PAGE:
In the final analysis, I find myself disappointed: it seems to me that everyone thanks themselves and each other with what seems like a self-congratulatory tone, a pat on each others' backs for what a wonderful job we all are doing at being nice and selfless to each other.
I think what is lacking here is a ritual, to make this expression of thanks formal, to lend it validity. Certainly, there is the food and there are the relatives and friends, but then this day becomes very similar to any family reunion day, like Memorial Day, only indoors. Of course, there is the mad rush to the malls the next day, but the stress-driven, neurotic Black Friday is, by no stretch of imagination, an expression of any gratitude, or quality time spent with friends and family.
I don't want to seem ungrateful, or Scrooge-like with this entry, because that would be an outright lie; I lack the strength of character and fortitude such a role demands.
What is more, I AM thankful for every breath I draw as me; I am grateful I got to live this precious time as who I am; I am grateful for the people around me, of course, but I am equally grateful for being able to genuinely enjoy my solitude; I am grateful I have the means and know-how to treat myself occasionally with whatever I want to read, write, eat, and dress in; I am grateful for having seen as much of the world that I have; I am grateful for the disappointments and stumbles, not because they've made me better or stronger (I sincerely doubt that they have), but just because they are mine; as I get increasingly narcissistic here, I am most grateful for the hands and eyes I am using right now.
But most of all, I am grateful for the written word that has created such a rich world for me, enriched all levels of my realities, and made sense out of a chaos of cosmic proportions.
The best expression I have found for my gratitude remains the unchanged from my daily routine, that which I begin and end the day with: I shall light a votive in my little home-temple.
What would, do you do?
Saturday, November 21, 2009
There is no subsitute for the amazement I feel at discovering how little people's impressions have changed. I've always prided myself on being forever attuned to the passage of time, and that I have grown so far away from my 20 year self, that she no longer even speaks to me.
However, meeting family who remember that 20 year self, and address me thus, reassures me that the timeless self prevails, and what is more, is recognized more than I realize.
There are too many details to ennumerate, both large and small. For instance, there was the lunch on the day we reached, just before we got our hands decorated with henna. I don't remember what we all talked about or laughed at, but it was trivial, similar to all we've talked of and laughed at in the past, and comforting like the diurnal cycle, with the certitude that we shall, all of us, talk of and laugh at the same things until a'the seas gang dry, and the rocks will melt wi'the sun.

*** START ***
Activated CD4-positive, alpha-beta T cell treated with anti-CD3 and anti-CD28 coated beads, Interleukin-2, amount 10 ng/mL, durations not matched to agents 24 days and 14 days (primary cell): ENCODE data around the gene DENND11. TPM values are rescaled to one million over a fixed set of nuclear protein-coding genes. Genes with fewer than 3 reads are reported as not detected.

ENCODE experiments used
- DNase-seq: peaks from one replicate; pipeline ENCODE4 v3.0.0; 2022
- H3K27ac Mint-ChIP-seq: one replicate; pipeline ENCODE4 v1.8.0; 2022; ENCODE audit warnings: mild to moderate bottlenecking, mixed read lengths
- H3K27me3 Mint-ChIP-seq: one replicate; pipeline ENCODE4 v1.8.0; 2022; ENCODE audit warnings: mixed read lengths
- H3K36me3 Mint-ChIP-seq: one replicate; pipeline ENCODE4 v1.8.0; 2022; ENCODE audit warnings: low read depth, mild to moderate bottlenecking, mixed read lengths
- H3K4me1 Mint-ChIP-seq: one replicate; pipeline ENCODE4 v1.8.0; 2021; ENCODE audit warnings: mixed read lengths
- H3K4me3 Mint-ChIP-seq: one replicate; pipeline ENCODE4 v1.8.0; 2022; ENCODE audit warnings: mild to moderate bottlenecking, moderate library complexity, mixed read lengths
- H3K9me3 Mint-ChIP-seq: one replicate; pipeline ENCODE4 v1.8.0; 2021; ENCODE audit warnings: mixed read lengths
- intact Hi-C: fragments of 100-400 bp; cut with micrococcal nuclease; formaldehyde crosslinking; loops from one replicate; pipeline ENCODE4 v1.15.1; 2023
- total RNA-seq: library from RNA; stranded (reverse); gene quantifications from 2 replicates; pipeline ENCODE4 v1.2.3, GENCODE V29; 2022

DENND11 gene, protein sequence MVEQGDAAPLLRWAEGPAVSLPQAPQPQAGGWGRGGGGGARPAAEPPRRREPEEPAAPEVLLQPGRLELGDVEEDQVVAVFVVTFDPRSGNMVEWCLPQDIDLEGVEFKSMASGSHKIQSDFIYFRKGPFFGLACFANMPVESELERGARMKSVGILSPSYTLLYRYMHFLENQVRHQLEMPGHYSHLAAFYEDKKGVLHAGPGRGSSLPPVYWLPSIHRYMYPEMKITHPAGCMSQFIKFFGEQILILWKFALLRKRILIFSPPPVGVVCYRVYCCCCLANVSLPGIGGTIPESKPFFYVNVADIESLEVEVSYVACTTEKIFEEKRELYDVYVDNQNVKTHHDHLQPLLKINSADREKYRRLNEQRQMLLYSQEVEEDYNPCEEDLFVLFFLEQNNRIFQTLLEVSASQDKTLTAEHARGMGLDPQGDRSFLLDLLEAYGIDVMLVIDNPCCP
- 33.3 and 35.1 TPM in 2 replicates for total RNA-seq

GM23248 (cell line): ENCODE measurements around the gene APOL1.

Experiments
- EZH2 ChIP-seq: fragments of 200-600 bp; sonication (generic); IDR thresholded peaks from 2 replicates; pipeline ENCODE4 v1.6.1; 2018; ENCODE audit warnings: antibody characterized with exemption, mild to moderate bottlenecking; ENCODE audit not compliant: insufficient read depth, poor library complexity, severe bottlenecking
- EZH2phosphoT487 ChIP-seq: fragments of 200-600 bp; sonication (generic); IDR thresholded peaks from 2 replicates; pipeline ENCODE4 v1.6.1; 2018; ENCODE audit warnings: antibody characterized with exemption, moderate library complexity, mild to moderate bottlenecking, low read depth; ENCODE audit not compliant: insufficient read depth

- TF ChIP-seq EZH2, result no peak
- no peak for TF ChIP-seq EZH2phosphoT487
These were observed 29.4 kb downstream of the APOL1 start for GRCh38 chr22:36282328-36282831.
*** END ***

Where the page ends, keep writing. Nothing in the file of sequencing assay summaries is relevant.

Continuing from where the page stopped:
One thing that was missing in this wedding was the nervousness of the bride and groom, who were very comfortable with each other and their families, and genuinely enjoyed each part of their wedding: they did not seem distracted, over-extended or stressed at all. In previous weddings, the bride and groom were always separate, so isolated within their immediate families and demanding ceremonies, that the attendees were often left on the peripheries, socializing among themselves.
However, in this wedding, even though we all were unbelieving and ecstatic at meeting everyone else, all the festivities revolved around the couple, who were at the centre of all the action and excitement. They sang and danced with abandon, infecting everyone with their very obvious joy. We were all treated to a different, exuberant side of my quiet, philosophical cousin; I have captured him spinning on the axis of his friend's hands, laughing uproariously with his head thrown back, comfortable in his wedding finery. I shall keep that image as a prototype of a good wedding celebration.
I had also mentioned in my previous entry, the importance of having my daughter with me, whose excitement I was counting on to kindle the magic of weddings, and I was not disappointed. Contrary to my expectations, she chose to wrap herself in a heavy silk sari for the ceremony, and conducted herself with marvelous grace in it! She didn't mince her steps, but danced exuberantly; she didn't keep adjusting the palloo, but used the passing breeze to make it dance with her; she didn't make the sari seem cumbersome for her slight frame, but used it to reinforce her confidence in her self and feminity.
Neither did she use this occassion only to dress up. She, along with her cousins and newly made friends (whom, I am sure we are related to, just not sure how), actively participated in the festivities, even when it involved no dancing. For instance, during the actual wedding, she arranged herself in the front aisle, with various generations and branches of our family, to better witness the proceedings, bullying her cousin to take pictures of important parts she might otherwise miss. At one point, we could all hear my teen sigh audibly and follow the sigh with a long-drawn "awwww!" at the "cuteness" of it all.